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Treasury Building, Brisbane

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Treasury Building, Brisbane

Treasury Building, Brisbane
Treasury Building nowadays hosting the Conrad Treasury Casino
Alternative names The Treasury
General information
Architectural style Classical
Location Brisbane Square, Brisbane
Address 21 Queen Street (on the block bounded by Elizabeth Street, and William Street), Brisbane city, Queensland
Current tenants Treasury Casino owned by Tabcorp
Inaugurated 8 April 1930
Owner Government of Queensland
Design and construction
Architecture firm Hall & Prentice
Other designers Bruce Dellit, Peter Kaad, Emil Sodersten, Noel Wilson

The former Queensland Government Treasury Building is a heritage-listed public administration building located at 21 Queen Street, Brisbane, Queensland, Australia. It is currently occupied by the Treasury Casino owned by Tabcorp.

Contents

  • Geography 1
  • History 2
  • Construction 3
  • Design 4
  • Treasury Casino 5
  • Heritage listing 6
  • See also 7
  • References 8
  • External links 9

Geography

The building is located at Elizabeth Street and William Street. The Elizabeth Street frontage is opposite the Queens Gardens. In the 1890s and early 1900s the imposing Treasury Building served as a symbol of self-government and as a focus for celebratory and patriotic displays.

History

The William Street frontage of the Treasury Building completed in 1889
Proclamation of the federation of Australia read out by the Governor of Queensland Baron Lamington from the Treasury Building on 1 January 1901
The Queensland Treasury Building in Brisbane — Queen Street frontage in 1939

Prior to the Treasury Building's construction the site housed a two-storey military barracks.[1] In 1901, the proclamation of the federation of the Australian Commonwealth was read by the Governor of Queensland Baron Lamington from a balcony on the William Street elevation.[1][2]

The Queensland Government Treasury Casino.

Construction

The Treasury was erected in three stages between 1886 and 1928. In 1883, a design competition for a two-storeyed building was won by Melbourne architects Grainger and D'Ebro. However this design was never used as the Queensland Colonial Architect, John James Clark, argued that the site warranted a four-storeyed complex built in stages.. Clark's own neo-Italianate design, entered in the competition prior to his appointment, was used. Clarke is also known for his earlier work on the Old Treasury Building in Melbourne[1] and other public works in Perth.

The first stage of the building to be completed was the William Street and part of the Queen St frontages and was built by the Phippard Brothers.[1] When completed in September 1889, the new building was occupied by the Premier, Colonial Secretary, Registrar-General, Treasury, Mines, Works, Police and Auditor-General. The construction of stage two, which completed the Elizabeth Street section, was commenced almost immediately and was completed by February 1893. This new wing was occupied by the Registrar of Titles, Justice, Works, Public Instruction and the State Savings Bank. The final stage of construction was started in 1922 and the Queen and George street frontages were officially opened in 1928, providing additional space for the existing occupants. In 1961, a five-storey annexe was built in the courtyard.[2]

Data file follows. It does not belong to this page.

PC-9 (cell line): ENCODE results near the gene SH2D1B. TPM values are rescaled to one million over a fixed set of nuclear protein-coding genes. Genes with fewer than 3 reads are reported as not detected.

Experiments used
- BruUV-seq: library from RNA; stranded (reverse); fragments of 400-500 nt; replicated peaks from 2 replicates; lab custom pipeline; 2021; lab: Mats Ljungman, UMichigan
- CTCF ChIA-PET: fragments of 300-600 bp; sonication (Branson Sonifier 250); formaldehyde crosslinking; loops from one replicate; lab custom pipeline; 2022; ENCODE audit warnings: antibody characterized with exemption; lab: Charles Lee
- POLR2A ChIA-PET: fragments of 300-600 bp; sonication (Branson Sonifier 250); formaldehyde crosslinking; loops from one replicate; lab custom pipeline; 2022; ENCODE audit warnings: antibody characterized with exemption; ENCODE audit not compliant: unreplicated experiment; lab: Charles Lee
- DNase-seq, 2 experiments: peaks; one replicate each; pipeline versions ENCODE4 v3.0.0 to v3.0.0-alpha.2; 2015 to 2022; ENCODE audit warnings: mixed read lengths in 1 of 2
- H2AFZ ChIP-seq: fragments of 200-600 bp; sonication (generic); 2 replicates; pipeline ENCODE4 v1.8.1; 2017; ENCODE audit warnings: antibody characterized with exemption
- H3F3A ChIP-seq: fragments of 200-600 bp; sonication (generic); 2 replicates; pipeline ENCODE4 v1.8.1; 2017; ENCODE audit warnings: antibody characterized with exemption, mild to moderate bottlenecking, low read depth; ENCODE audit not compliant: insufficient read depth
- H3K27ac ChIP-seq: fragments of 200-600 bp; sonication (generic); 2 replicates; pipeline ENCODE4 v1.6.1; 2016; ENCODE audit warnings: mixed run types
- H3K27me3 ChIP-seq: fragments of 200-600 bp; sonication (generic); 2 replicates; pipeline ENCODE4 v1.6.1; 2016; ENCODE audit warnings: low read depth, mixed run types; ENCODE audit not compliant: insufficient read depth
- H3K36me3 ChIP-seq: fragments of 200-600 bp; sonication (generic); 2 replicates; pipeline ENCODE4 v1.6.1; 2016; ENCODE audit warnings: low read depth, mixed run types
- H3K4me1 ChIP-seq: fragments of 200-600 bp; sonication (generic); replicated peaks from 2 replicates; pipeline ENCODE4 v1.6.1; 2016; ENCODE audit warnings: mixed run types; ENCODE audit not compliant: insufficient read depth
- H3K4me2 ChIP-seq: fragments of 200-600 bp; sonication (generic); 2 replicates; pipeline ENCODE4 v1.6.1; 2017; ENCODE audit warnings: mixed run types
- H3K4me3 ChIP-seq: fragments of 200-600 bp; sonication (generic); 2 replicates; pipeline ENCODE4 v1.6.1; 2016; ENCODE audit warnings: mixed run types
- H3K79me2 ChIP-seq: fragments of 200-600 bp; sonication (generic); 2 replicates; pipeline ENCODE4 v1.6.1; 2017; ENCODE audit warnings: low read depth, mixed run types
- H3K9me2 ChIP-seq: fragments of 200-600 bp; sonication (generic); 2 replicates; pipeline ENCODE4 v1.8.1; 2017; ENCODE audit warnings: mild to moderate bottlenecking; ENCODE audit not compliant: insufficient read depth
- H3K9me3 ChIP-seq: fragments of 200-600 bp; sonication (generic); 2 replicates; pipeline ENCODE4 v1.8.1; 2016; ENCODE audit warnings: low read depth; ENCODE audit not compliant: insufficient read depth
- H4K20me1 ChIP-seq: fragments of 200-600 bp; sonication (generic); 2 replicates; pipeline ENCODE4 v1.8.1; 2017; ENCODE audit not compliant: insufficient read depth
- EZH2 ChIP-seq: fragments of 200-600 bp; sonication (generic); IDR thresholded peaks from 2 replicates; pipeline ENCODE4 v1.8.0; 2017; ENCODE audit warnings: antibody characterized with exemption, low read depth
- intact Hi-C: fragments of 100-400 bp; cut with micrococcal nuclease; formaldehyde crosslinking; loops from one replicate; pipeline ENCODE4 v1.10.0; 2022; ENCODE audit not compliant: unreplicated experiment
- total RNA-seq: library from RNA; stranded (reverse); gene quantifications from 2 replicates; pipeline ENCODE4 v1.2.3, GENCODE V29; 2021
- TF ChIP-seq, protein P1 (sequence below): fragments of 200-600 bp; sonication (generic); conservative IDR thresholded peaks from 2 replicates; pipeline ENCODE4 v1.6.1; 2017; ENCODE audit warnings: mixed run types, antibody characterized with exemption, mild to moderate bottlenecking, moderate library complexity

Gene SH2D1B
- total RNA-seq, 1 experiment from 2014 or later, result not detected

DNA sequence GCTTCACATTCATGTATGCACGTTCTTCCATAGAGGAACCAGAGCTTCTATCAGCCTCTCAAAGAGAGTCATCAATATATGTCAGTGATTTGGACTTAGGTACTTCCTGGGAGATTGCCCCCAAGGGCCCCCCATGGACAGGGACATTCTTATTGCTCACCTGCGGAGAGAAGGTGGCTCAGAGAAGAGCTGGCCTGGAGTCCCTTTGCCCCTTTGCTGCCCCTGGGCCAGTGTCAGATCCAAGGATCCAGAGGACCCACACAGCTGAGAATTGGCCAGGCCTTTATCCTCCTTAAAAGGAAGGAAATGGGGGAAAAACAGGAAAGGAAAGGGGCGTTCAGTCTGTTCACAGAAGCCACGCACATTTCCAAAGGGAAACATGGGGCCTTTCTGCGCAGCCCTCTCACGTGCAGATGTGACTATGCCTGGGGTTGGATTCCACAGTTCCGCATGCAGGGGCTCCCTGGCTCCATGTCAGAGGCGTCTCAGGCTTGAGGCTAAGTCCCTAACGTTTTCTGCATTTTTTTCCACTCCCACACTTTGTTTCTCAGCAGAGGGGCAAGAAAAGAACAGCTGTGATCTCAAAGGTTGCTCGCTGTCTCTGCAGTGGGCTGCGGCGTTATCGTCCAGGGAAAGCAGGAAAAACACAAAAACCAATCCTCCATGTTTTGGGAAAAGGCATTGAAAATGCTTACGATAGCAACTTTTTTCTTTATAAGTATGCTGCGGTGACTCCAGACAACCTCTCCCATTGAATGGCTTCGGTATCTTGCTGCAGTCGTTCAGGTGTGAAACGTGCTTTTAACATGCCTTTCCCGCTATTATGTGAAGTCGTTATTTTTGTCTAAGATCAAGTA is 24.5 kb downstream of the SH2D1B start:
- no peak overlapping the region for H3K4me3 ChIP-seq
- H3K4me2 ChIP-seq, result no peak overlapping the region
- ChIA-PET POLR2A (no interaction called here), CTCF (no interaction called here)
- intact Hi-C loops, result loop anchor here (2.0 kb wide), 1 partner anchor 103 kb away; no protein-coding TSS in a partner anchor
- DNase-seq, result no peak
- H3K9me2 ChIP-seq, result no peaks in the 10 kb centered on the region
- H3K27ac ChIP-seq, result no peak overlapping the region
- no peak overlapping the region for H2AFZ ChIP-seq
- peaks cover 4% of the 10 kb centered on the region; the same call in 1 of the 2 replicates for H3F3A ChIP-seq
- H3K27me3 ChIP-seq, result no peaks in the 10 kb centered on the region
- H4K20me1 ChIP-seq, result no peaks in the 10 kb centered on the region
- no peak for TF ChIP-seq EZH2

Design

The building is faced with sandstone ashlar except for the inner walls of the arcade. These brick walls are finished with lined and unpainted render imitating ashlar. Each phase of construction has used a different type of sandstone. A colour difference is discernible between the Highfields stone used for the first phase of construction, and the Helidon sandstones used for the later stages.[2] The external walls sit on a porphyry plinth.

The design was proposed by Australian Architect John James Clark. In that time the treasury building would be home to many government authorities such as the Registrar-General, Premier, Treasury, Security, Mines, and the Police. However, from 1989 the Registrar-General was the sole occupant of the building, as other members of the government had moved to newer, more modern quarters. The building is an important symbol of the development and progress of Brisbane’s political history. The architectural style can be compared to that of the 16th-century Italian architecture.(EPA 2006) It has an accomplished design, detailing both exterior and interior, materials such as sandstone and boasts exquisite workmanship. The Queen Street entrance features a grand staircase.[2]

Treasury Casino

The courtyard at the centre of the building was roofed over for the conversion.[2] Since 1995, the refurbished building has housed the Conrad Treasury Casino, contrasting the once political orientation of the building to one full of entertainment. It is home to two bars, five restaurants, and eight function rooms. The casino also provides for the Brisbane community by hosting of the annual Groove and Grape Festival plus entertainment which is provided every night of the week. This includes comedy shows, bands, musicians and dancing shows.

Heritage listing

The Treasury Building was listed on the Queensland Heritage Register in 1992.[3]

See also

References

  1. ^ a b c d Hadwen, Ian; Janet Hogan; Carolyn Nolan (2005). Brisbane's historic North Bank 1825 - 2005. Brisbane: Royal Historical Society of Queensland. p. 74.  
  2. ^ a b c d e Gregory, Helen; Dianne Mclay (2010). Building Brisbane's History: Structure, Sculptures, Stories and Secrets. Warriewood, New South Wales: Woodslane Press. pp. 50–52.  
  3. ^ "Treasury Building (entry 600143)".  

External links

  • Media related to at Wikimedia Commons

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